Evening Standard/Getty Images

Rarely has anyone been more driven to succeed than Arnold Schwarzenegger. The Austrian came to America in the 1960s and became a champion bodybuilder. Refuting advice that his accent was too thick, his body too developed, and his name too confusing, he became the biggest box office attraction in the world thanks to films like 1982’s Conan the Barbarian and 1984’s The Terminator. That would satisfy most ambitious people, but Schwarzenegger then went a step further and became governor of California in 2003.

With the “Austrian Oak” celebrating his 73rd birthday on July 30, we’re taking a look at some of the most interesting facts of his life and career.

1. Arnold Schwarzenegger went AWOL in the Austrian military.

Arnold Schwarzenegger in The Terminator (1984).20th Century Fox Home Entertainment

Born July 30, 1947 near Graz, Austria, Arnold Schwarzenegger’s family did not lead a comfortable life. Their home had no plumbing and no telephone. Schwarzenegger’s father, Gustav, was the village police chief and also a member of the Nazi party, which his son didn’t learn until much later on in his life. His father also pitted Schwarzenegger against his older brother, Meinhard, in various athletic contests, but it wasn’t until Arnold discovered bodybuilding that he found his calling.

Schwarzenegger, who made his own weights at a local metalworking shop, trained while performing a compulsory one-year tour of duty in the Austrian Army beginning in 1965. (Thanks to the balanced meals and protein offered by the military, he also gained 25 pounds.) During his time there, Schwarzenegger fled the base without permission so that he could enter a bodybuilding competition in Germany. He won, then spent seven days in military prison for the offense.

2. Arnold Schwarzenegger learned how to drive a tank.

While serving in the Austrian military, Schwarzenegger was given instruction on how to operate a tank. The vehicle apparently held some sentimental value for him, as he later acquired it and brought it to America. In 2000, he loaned the tank to the Motts Military Museum in Ohio, then had it returned to him in 2008 with plans to offer rides to disadvantaged youth in Los Angeles as a reward for working hard in school.

3. Arnold Schwarzenegger used psychological warfare to defeat his bodybuilding opponents.

Arnold Schwarzenegger in Pumping Iron (1977).Getty Images

Schwarzenegger arrived in the United States in 1968 to pursue his bodybuilding career and enjoyed tremendous success, eventually winning seven Mr. Olympia titles. But it wasn’t solely due to his physique. In 2015, Schwarzenegger told podcast host Tim Ferris that he purposely engaged in psychological warfare to distract and shake the confidence of other competitors. He might, for example, ask a bodybuilder if they had a knee problem. “And they say, ‘Why are you asking?’” Schwarzenegger said. “I said, ‘Well, because your thighs look a little slimmer to me. I thought maybe you can’t squat or maybe there’s some problem with leg extension.’” The contestant would then feel self-conscious, and Schwarzenegger—always possessed of immense confidence—would capitalize on their insecurity, upstaging his opponent in front of the contest judges.

4. Arnold Schwarzenegger was already a millionaire before he got into acting.

Though he was successful in his bodybuilding career, Schwarzenegger wanted to have a reliable source of income beyond prize purses. He invested the money he won in competitions in California real estate, profiting immensely off the rise in property values in the 1970s. In doing so, he was able to be selective about the opportunities he chose to pursue in acting.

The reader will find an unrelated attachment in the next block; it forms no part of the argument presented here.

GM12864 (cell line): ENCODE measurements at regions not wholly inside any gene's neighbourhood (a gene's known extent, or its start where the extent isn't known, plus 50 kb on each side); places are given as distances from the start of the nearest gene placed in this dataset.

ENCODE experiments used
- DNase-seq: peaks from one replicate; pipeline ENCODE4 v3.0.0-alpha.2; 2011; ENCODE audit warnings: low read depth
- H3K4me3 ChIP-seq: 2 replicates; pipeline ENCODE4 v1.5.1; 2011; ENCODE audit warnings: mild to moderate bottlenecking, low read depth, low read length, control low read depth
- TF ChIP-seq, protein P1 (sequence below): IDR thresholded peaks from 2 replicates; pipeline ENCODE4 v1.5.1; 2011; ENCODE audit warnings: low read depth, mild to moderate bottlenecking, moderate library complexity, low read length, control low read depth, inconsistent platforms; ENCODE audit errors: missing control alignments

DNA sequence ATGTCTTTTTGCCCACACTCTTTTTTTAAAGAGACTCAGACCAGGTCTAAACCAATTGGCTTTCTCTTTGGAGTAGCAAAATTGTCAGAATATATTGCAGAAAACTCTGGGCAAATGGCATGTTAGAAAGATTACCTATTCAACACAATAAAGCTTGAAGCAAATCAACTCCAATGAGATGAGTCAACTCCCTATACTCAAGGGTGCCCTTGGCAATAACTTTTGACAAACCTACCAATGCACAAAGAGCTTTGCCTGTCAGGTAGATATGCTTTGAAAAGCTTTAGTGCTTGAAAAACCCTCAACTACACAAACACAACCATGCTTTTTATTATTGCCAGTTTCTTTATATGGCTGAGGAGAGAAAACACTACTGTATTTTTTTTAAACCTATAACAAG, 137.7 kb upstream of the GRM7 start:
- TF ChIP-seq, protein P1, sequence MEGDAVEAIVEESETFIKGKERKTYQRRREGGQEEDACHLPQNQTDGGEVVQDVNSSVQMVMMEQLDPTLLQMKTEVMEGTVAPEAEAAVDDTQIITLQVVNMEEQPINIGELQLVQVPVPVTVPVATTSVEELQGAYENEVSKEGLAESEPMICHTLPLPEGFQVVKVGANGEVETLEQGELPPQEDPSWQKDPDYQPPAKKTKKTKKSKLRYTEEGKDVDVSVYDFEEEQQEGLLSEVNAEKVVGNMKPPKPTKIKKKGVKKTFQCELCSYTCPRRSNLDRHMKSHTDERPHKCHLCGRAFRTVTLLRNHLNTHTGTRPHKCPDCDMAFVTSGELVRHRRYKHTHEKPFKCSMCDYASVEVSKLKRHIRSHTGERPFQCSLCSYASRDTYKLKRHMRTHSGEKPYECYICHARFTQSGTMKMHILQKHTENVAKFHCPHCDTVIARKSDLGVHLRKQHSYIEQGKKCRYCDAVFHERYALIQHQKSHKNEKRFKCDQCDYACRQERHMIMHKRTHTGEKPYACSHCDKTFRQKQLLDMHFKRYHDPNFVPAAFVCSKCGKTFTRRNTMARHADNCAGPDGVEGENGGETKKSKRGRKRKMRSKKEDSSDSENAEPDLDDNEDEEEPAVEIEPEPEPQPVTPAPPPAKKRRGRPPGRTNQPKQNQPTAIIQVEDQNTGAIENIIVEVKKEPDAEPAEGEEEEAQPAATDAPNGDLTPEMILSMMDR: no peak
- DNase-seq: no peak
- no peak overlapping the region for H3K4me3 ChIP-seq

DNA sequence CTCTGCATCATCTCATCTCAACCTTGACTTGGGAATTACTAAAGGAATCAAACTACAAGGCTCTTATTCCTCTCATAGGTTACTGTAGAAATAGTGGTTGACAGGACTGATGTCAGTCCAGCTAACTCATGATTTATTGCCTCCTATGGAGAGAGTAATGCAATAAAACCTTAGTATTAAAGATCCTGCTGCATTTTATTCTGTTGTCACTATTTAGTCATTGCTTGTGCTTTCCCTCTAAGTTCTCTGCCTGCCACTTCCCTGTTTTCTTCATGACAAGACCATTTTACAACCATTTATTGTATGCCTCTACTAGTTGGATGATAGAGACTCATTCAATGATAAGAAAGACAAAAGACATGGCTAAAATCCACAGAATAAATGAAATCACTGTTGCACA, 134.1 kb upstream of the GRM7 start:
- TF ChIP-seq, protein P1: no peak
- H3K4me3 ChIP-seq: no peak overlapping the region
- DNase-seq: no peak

5. Mark Hamill told Arnold Schwarzenegger to lose his accent.

When his bodybuilding career began winding down, Schwarzenegger started looking to acting as his next challenge. Getting the title role in 1970’s Hercules in New York (where he was billed as Arnold Strong) did little to advance his ambition, as the movie was poorly-received and his heavy Austrian accent was dubbed over by an American actor. Later, after 1977’s Star Wars became a hit, Schwarzenegger asked Mark Hamill for advice. Hamill told him to lose the accent and his last name to give himself the best chance for success. Schwarzenegger obviously ignored the advice. He later said that he ultimately felt the accent was a benefit, since it made him a more distinctive commodity in Hollywood.

6. Arnold Schwarzenegger almost starred in a Hans and Franz musical.

Schwarzenegger had a sense of humor about Hans and Franz, the over-pumped Austrian bodybuilders played by Dana Carvey and Kevin Nealon on Saturday Night Live. According to writer Robert Smigel, the actor was even interested in appearing in a big-screen Hans and Franz movie musical in the early 1990s. The characters would have been depicted as heading to California to pursue stardom, with Schwarzenegger appearing as both a version of himself and as the duo’s grandmother. The film was never made.

7. Arnold Schwarzenegger’s childhood home is now a museum.

As the pride of his tiny hometown of Thal, Austria, Schwarzenegger’s childhood residence is now a museum. The announcement came in 2011, with visitors able to go inside the first-floor flat and view Schwarzenegger’s old bed, a motorcycle from The Terminator, weightlifting equipment, and a copy of the desk he used while he was governor of California.

8. Arnold Schwarzenegger will be president (in a movie).

Because he was not born in America, Schwarzenegger is ineligible to run for the office of the President of the United States, which is something the actor said he would have done if he had been able. (And no, he couldn’t become vice president, either.) But there is no such law barring him from playing one in a movie. The actor will appear as the U.S. President in Kung Fury 2, a sequel to the 2014 short film parody of 1980s action movies directed by and starring David Sandberg. A release date has not yet been announced.